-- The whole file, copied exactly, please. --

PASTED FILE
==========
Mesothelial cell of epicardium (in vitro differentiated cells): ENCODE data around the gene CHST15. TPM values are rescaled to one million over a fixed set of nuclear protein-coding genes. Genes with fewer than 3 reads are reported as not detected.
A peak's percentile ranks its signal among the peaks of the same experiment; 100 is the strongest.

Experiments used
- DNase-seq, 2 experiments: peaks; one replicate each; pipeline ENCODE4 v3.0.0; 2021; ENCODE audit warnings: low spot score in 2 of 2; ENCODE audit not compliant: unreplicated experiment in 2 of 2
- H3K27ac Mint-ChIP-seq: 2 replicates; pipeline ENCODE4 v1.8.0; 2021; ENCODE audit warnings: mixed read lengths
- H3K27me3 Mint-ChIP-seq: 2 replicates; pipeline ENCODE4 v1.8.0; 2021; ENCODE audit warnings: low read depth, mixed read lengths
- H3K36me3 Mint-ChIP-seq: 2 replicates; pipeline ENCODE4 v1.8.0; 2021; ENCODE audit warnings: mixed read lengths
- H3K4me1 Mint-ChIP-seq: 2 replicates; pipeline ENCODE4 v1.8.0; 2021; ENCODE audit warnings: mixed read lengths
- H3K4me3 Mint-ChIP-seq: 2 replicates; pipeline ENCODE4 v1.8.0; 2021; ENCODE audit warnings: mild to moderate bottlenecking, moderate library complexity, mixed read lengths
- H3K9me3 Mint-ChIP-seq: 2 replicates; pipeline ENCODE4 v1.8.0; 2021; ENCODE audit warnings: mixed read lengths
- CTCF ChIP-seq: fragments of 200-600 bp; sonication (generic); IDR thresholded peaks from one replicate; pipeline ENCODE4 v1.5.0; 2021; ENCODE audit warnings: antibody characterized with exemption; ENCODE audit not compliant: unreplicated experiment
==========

Mesothelial cell of epicardium (in vitro differentiated cells): ENCODE data around the gene CHST15. TPM values are rescaled to one million over a fixed set of nuclear protein-coding genes. Genes with fewer than 3 reads are reported as not detected.
A peak's percentile ranks its signal among the peaks of the same experiment; 100 is the strongest.

Experiments used
- DNase-seq, 2 experiments: peaks; one replicate each; pipeline ENCODE4 v3.0.0; 2021; ENCODE audit warnings: low spot score in 2 of 2; ENCODE audit not compliant: unreplicated experiment in 2 of 2
- H3K27ac Mint-ChIP-seq: 2 replicates; pipeline ENCODE4 v1.8.0; 2021; ENCODE audit warnings: mixed read lengths
- H3K27me3 Mint-ChIP-seq: 2 replicates; pipeline ENCODE4 v1.8.0; 2021; ENCODE audit warnings: low read depth, mixed read lengths
- H3K36me3 Mint-ChIP-seq: 2 replicates; pipeline ENCODE4 v1.8.0; 2021; ENCODE audit warnings: mixed read lengths
- H3K4me1 Mint-ChIP-seq: 2 replicates; pipeline ENCODE4 v1.8.0; 2021; ENCODE audit warnings: mixed read lengths
- H3K4me3 Mint-ChIP-seq: 2 replicates; pipeline ENCODE4 v1.8.0; 2021; ENCODE audit warnings: mild to moderate bottlenecking, moderate library complexity, mixed read lengths
- H3K9me3 Mint-ChIP-seq: 2 replicates; pipeline ENCODE4 v1.8.0; 2021; ENCODE audit warnings: mixed read lengths
- CTCF ChIP-seq: fragments of 200-600 bp; sonication (generic); IDR thresholded peaks from one replicate; pipeline ENCODE4 v1.5.0; 2021; ENCODE audit warnings: antibody characterized with exemption; ENCODE audit not compliant: unreplicated experiment